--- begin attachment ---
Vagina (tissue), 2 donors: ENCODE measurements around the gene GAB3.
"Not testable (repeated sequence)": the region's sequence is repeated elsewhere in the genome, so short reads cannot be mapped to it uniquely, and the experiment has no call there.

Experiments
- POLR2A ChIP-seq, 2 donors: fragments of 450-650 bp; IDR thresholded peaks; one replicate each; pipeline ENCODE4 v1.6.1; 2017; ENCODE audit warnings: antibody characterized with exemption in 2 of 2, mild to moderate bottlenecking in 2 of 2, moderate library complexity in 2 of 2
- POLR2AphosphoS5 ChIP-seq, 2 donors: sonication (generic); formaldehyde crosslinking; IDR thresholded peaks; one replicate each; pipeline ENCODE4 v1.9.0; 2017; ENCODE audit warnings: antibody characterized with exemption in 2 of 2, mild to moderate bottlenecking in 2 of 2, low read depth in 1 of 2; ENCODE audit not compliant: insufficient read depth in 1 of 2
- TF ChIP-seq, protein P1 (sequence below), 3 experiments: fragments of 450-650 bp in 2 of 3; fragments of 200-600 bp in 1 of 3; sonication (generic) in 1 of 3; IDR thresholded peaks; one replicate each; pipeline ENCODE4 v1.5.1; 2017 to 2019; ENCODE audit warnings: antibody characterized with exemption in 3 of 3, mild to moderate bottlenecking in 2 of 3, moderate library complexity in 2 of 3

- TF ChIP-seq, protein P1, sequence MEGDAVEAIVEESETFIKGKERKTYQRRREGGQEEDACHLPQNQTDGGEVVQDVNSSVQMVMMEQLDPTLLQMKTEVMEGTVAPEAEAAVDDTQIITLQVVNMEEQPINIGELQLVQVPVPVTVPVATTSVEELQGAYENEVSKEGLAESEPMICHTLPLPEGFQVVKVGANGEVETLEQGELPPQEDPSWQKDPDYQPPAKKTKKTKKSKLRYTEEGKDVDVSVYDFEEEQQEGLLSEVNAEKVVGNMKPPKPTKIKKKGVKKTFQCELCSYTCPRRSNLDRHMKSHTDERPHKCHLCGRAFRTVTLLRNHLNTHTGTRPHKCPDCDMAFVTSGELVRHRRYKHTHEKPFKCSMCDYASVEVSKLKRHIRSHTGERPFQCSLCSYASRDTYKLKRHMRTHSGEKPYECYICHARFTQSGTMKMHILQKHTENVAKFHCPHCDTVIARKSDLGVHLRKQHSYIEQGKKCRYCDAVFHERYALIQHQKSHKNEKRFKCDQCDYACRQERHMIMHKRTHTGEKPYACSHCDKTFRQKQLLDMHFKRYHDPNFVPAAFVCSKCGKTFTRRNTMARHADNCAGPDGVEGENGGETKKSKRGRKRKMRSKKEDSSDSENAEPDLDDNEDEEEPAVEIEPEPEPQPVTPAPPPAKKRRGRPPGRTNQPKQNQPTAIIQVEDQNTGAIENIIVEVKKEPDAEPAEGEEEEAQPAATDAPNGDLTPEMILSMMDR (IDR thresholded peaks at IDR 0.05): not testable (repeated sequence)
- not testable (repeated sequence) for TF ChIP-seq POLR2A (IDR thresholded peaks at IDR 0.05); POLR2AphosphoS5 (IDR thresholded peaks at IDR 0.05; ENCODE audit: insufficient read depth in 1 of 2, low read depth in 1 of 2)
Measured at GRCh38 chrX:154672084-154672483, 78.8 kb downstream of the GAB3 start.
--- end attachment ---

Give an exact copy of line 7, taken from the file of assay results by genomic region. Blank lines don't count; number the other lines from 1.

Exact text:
- TF ChIP-seq, protein P1, sequence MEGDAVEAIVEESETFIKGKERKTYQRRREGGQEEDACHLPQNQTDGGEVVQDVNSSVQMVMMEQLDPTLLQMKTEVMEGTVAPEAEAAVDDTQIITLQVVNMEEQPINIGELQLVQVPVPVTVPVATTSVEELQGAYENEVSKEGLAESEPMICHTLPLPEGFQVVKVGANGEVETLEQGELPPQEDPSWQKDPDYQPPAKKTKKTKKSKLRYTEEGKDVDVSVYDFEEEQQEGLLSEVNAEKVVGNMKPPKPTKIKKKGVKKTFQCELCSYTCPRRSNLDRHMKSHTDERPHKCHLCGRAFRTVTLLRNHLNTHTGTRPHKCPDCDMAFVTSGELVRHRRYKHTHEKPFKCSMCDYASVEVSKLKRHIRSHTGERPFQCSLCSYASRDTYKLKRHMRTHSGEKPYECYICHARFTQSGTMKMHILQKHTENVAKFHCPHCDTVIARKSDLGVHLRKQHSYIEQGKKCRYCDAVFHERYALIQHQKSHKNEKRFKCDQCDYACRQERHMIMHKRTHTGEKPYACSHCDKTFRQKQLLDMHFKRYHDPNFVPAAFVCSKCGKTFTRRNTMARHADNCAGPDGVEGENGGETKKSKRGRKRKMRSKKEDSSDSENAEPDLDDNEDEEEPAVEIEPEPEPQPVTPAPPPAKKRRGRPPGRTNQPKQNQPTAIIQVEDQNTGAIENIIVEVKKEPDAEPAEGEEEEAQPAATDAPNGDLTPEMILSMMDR (IDR thresholded peaks at IDR 0.05): not testable (repeated sequence)